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Don’t Skip the Sunglasses This Winter!

Even though it feels like there are fewer hours of daylight in the winter, sunglasses are still important. UV rays can do just as much harm on a snowy mountain slope as they can at the beach. While our skin is protected by layers and layers of snow gear, our eyes are still vulnerable if we aren’t being careful about eye protection. Let's explore why eye protection is so important during winter activities and how to get it.

Symptoms of Snow Blindness
Snow blindness—which is also known as photokeratitis—is an uncomfortable condition that can occur when our eyes are exposed to too much ultraviolet (UV) light without adequate protection from sunglasses or other specialized eyewear. Symptoms of snow blindness include burning and pain in the eyes, a sensation like something is stuck in them, light sensitivity, swollen eyelids, blurred vision, watery eyes, headaches, and exaggerated glare around lights when indoors.

Tips for Protecting Your Eyes This Winter
To ensure your safety this winter season—whether you’re skiing or shooting off fireworks for New Year's Eve—we strongly encourage you to invest in a good pair of snow goggles. Snow goggles provide maximum coverage and protection against UV light while still allowing optimal vision clarity when navigating down ski slopes or sledding hills. They also come with antifog technology which prevents condensation from forming on the lenses and obstructing your view. In addition to snow goggles, we recommend investing in a high-quality pair of sunglasses with 100% UVA/UVB protection for all your outdoor activities this winter season.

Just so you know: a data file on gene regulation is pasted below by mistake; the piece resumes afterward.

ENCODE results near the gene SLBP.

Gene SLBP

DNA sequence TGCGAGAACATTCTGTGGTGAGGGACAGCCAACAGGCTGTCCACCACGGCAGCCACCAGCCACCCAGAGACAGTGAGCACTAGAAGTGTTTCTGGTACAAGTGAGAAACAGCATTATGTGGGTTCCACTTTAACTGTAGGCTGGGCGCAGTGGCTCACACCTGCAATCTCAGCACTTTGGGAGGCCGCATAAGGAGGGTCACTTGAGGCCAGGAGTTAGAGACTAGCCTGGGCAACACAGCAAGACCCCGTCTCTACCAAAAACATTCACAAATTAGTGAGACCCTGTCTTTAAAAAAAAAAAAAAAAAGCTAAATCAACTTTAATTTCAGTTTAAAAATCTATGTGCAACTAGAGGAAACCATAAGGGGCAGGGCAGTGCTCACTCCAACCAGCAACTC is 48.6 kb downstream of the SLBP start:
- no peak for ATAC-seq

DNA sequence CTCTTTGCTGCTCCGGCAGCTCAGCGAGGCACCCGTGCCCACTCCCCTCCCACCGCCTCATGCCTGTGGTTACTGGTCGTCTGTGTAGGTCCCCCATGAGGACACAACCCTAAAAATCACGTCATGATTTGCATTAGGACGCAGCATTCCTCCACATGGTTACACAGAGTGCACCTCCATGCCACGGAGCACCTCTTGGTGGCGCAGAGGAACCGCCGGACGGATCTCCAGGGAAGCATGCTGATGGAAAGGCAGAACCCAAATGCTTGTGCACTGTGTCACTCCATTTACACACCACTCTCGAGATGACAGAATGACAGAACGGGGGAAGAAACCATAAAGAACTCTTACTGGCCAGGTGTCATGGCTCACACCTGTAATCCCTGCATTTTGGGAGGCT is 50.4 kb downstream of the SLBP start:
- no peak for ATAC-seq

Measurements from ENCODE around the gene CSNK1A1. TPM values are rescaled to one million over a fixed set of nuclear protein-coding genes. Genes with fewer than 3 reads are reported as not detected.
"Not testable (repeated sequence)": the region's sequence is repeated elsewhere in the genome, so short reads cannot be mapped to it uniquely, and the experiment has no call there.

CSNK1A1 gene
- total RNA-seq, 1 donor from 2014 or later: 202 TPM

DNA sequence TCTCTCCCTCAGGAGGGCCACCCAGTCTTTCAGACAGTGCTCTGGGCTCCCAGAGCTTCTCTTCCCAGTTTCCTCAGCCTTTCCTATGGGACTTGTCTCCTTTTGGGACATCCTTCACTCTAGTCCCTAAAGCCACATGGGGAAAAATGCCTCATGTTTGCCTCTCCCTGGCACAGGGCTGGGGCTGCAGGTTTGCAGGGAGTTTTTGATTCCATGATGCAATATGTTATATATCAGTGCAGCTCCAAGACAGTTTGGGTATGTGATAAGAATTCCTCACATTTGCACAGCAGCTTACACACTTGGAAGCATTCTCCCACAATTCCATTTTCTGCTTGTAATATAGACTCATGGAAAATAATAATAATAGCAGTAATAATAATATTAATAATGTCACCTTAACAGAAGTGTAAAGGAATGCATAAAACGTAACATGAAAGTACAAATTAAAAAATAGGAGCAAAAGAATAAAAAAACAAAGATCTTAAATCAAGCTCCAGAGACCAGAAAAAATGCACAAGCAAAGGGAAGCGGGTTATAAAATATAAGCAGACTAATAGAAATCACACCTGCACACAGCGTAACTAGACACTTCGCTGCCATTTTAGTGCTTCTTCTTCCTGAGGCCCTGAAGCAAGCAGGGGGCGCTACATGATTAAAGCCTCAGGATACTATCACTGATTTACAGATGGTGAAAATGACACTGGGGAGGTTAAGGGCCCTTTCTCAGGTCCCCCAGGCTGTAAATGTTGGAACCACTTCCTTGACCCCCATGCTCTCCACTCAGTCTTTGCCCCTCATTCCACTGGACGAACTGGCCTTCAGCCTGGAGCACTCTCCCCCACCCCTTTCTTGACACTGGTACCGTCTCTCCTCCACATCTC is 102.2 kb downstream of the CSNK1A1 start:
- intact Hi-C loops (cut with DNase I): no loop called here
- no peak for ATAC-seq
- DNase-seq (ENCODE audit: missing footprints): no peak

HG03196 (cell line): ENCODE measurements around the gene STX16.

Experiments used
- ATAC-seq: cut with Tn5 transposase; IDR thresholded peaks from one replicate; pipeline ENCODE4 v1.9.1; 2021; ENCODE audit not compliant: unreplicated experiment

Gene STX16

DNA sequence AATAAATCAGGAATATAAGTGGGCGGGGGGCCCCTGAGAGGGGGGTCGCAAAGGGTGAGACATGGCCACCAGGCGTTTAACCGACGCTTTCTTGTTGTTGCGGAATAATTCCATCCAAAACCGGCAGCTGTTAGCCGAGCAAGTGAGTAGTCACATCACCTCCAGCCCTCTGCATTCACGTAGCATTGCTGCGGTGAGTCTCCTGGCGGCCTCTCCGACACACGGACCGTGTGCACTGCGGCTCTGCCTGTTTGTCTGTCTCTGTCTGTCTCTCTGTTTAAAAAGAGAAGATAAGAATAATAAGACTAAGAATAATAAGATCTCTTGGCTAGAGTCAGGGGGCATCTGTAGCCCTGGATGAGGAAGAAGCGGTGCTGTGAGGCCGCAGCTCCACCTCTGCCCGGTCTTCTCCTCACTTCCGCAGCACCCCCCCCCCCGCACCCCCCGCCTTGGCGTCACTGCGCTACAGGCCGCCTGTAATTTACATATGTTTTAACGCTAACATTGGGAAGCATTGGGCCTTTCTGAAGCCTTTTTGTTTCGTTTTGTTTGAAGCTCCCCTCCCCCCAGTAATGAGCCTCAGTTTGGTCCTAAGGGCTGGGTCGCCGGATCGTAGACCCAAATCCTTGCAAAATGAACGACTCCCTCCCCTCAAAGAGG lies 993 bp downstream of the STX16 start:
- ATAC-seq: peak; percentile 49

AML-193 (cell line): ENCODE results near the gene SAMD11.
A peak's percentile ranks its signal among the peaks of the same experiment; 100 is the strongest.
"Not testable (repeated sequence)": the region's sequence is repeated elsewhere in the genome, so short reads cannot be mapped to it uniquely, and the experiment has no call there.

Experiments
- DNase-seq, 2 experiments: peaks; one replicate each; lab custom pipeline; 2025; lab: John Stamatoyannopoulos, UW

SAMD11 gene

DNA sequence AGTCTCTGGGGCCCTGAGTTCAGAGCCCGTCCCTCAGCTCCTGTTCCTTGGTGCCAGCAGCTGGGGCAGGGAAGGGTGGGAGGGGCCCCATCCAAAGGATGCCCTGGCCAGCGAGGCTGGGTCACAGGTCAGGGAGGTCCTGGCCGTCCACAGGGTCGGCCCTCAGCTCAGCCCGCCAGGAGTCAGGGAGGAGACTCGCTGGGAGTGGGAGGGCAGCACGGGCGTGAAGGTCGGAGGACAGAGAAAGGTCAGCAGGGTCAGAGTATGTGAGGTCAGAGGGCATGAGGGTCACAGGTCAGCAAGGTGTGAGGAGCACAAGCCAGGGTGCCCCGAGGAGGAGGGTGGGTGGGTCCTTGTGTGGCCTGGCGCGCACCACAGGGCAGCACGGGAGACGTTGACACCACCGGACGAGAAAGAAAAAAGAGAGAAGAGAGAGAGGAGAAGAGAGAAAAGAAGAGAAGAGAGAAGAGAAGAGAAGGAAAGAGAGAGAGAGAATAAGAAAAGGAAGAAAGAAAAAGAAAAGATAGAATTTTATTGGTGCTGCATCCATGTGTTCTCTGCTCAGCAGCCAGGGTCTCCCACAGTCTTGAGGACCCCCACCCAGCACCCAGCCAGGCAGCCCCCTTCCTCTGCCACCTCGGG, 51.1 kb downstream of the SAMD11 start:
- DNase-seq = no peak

At Lentz Eye Care, we want our patients to have a great winter full of their favorite activities! That’s why we encourage everyone to make sure they are taking proper precautions when going outside during the winter months by wearing appropriate eye protection such as sunglasses and snow goggles. Taking these steps will help reduce your risk for sun damage from harsh UV rays that can lead to serious eye conditions such as snow blindness. Stay safe out there this winter season!